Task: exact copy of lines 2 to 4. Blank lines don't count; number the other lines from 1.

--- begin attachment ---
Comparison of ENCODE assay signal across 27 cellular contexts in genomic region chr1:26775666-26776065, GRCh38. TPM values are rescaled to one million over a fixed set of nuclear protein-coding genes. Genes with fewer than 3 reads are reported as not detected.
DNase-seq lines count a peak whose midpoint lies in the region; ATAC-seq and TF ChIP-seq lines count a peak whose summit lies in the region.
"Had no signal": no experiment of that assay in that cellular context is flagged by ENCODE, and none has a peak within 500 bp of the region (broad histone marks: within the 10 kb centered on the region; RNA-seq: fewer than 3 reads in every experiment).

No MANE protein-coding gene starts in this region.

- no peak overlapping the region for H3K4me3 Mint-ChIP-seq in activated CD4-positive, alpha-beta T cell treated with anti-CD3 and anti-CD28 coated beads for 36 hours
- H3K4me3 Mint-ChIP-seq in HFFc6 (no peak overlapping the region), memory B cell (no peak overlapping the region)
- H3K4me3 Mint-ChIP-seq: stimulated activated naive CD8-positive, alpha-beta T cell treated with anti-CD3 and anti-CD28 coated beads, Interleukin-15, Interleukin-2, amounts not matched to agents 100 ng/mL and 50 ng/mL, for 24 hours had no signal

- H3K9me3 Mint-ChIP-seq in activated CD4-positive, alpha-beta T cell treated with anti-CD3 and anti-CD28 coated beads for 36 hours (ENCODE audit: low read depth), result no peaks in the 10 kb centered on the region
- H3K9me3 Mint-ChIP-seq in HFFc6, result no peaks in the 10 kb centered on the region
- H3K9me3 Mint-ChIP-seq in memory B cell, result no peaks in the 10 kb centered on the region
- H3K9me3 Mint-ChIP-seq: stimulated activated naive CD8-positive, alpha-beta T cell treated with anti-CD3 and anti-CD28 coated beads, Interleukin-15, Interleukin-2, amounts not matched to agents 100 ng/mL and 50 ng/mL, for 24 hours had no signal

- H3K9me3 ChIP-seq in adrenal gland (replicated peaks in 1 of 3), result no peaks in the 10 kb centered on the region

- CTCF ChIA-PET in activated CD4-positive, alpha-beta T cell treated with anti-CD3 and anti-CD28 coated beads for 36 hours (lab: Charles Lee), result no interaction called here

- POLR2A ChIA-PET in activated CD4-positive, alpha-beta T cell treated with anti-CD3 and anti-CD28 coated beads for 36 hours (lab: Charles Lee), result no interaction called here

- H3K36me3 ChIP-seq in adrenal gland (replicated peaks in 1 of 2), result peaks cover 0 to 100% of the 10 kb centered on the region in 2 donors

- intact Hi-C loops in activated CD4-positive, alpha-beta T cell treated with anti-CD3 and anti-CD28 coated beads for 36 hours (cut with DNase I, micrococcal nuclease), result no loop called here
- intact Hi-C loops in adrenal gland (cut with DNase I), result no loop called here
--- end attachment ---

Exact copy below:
DNase-seq lines count a peak whose midpoint lies in the region; ATAC-seq and TF ChIP-seq lines count a peak whose summit lies in the region.
"Had no signal": no experiment of that assay in that cellular context is flagged by ENCODE, and none has a peak within 500 bp of the region (broad histone marks: within the 10 kb centered on the region; RNA-seq: fewer than 3 reads in every experiment).

No MANE protein-coding gene starts in this region.